Preventing and responding to increasing incidence of Gestational Diabetes Mellitus

Gestational Diabetes Mellitus (GDM) is estimated to increase in Australia with around 12 – 14% of pregnant women (about 17,000 women every year) developing this largely preventable condition. (Department of Health, 2015) (NDSS, 2016).

In December 2016, there were 1,282 women in the Eastern Health catchment with GDM on the National Disability Services Scheme. Women with GDM are at significant risk of developing type 2 diabetes as well as complications with pregnancy and labour. Babies of women who have had GDM have increased risk of obesity, insulin intolerance and diabetes.

What did we do?

This project, in partnership with members of the Eastern Region Diabetes Initiative Steering Group (DISG), aimed to understand the prevalence of GDM in at risk population groups in the Eastern Health catchment (Knox, Manningham, Maroondah, Whitehorse and Yarra Ranges local government areas) and community knowledge of GDM; research evidence of effective prevention and management initiative; and develop and trial interventions that address some of the findings.

The project undertook statistical analysis, a literature review, key informant interviews with health professionals and community workers, consultation with peak diabetes organisations and health services, and interviews with women with GDM.

Key outcomes

This project highlighted the benefits of identifying high risk patients early with potential for less patients to need insulin management. The findings from the literature review and consultations led to these key recommendations:

  1. Improve support within the health system for women during and after pregnancy to manage GDM and reduce risk.
  2. Build the capacity of general practitioners to support women at risk.
  3. Improve systems integration to ensure identification and management of women at risk of and with GDM is optimal.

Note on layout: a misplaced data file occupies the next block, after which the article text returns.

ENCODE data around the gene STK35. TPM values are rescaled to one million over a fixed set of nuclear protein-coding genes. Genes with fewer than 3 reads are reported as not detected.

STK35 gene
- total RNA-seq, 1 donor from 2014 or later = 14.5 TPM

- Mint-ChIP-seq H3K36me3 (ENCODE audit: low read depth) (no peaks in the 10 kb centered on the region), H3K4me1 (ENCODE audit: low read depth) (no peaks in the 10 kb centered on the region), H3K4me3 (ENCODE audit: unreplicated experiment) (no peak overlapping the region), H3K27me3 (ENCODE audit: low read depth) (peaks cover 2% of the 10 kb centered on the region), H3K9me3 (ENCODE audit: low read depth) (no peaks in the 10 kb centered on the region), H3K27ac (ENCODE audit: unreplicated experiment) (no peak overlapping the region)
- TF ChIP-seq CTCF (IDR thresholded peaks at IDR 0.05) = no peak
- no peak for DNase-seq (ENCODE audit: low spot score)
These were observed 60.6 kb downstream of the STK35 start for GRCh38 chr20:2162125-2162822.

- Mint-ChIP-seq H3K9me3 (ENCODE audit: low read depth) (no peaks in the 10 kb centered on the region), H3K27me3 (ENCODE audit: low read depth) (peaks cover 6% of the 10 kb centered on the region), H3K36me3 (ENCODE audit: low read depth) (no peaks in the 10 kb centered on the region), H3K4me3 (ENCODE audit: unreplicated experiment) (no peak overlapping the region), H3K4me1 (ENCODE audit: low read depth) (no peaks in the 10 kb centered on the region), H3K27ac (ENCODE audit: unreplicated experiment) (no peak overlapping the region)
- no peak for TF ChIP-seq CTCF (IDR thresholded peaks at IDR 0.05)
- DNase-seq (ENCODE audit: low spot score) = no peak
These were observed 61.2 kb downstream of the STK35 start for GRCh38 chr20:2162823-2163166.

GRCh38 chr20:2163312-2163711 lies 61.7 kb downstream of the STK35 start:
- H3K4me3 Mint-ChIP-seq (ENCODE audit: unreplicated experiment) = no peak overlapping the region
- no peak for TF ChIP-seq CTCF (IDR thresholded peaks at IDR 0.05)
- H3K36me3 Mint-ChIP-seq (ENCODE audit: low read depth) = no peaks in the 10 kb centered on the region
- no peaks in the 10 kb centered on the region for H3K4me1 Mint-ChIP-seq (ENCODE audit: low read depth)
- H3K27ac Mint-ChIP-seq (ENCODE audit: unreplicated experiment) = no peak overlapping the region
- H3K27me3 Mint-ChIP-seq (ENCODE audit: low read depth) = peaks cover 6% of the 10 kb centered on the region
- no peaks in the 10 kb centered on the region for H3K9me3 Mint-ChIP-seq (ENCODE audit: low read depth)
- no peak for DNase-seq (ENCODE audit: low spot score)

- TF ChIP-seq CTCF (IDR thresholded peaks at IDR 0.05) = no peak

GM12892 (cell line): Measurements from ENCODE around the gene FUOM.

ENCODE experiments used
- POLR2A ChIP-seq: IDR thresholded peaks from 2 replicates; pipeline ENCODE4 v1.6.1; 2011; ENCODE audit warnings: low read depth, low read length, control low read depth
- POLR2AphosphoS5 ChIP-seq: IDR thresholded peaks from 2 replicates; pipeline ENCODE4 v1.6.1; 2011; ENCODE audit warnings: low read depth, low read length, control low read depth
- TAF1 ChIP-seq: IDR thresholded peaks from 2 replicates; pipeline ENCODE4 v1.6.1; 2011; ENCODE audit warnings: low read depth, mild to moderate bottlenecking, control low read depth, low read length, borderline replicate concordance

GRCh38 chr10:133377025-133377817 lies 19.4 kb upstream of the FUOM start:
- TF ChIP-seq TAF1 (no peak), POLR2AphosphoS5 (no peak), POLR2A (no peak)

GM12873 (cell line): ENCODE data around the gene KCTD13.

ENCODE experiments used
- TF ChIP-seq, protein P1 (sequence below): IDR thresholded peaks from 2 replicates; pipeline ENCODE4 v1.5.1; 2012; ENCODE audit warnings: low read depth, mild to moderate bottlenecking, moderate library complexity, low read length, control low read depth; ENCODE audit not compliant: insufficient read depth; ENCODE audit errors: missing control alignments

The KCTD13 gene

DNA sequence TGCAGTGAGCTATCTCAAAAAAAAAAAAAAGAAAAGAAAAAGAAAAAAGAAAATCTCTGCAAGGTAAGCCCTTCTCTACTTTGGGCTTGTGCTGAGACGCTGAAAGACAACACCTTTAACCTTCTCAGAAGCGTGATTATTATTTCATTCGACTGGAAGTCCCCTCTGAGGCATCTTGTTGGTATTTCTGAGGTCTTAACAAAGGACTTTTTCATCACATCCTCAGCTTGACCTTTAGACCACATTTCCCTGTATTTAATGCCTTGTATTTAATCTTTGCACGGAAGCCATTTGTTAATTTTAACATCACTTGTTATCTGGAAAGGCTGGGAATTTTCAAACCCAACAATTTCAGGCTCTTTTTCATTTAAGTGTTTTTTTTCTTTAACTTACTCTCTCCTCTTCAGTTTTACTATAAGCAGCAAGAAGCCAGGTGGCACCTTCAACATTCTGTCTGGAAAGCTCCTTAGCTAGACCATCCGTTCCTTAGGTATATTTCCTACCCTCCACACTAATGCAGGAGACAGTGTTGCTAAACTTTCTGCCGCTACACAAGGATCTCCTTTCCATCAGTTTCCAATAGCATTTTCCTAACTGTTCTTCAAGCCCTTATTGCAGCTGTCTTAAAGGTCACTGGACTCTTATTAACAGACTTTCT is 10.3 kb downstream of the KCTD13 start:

4. Address the obesogenic environment.

As a result of these findings, Eastern Health aimed to improve the coordination of care for women with GDM who are in shared care by improving communication with general practitioners. A flow chart of the current and optimal processes was prepared and the software vendor developed an automated, electronic letter for GPs and set up a secure message delivery system for letters and discharge summaries for GPs. This care coordination solution is transferable to other areas of Eastern Health that communicate patient diagnoses and discharge summaries with general practitioners.

Carrington Health investigated the potential for an online service delivery model and digital strategies framework suitable for community health, such as a specific website and regular text messaging, establishing the basis for future intervention with potential to have an impact.

Key lessons learned were:

  • The importance of partnerships and collaboration in researching health issues and exploring solutions.
  • Learning about what has been tried, tested and works from current and past interventions is vital to understanding the issue and solutions.
  • It is vital to ensure that lived experience of the issue is at the forefront of any solutions developed.

How did the PCP contribute to this success?

The IEPCP ensured the success of the project through thorough research, project management, collaboration, and partnership development. As a longer-term member of the DISG in the region, the IEPCP had well-established relationships with project partners. The IEPCP has expertise in population health-prevention, bringing a different focus to this project, which provided insights to the evidence and interventions researched. As a non-service provider, the IEPCP also had the level of objectivity and oversight required without an organisational stake in the outcomes.

Full Report

Case Study

We acknowledge the Wurundjeri people and other peoples of the Kulin nation as the traditional owners of the land on which our work in the community takes place. We pay our respects to their Elders past and present.

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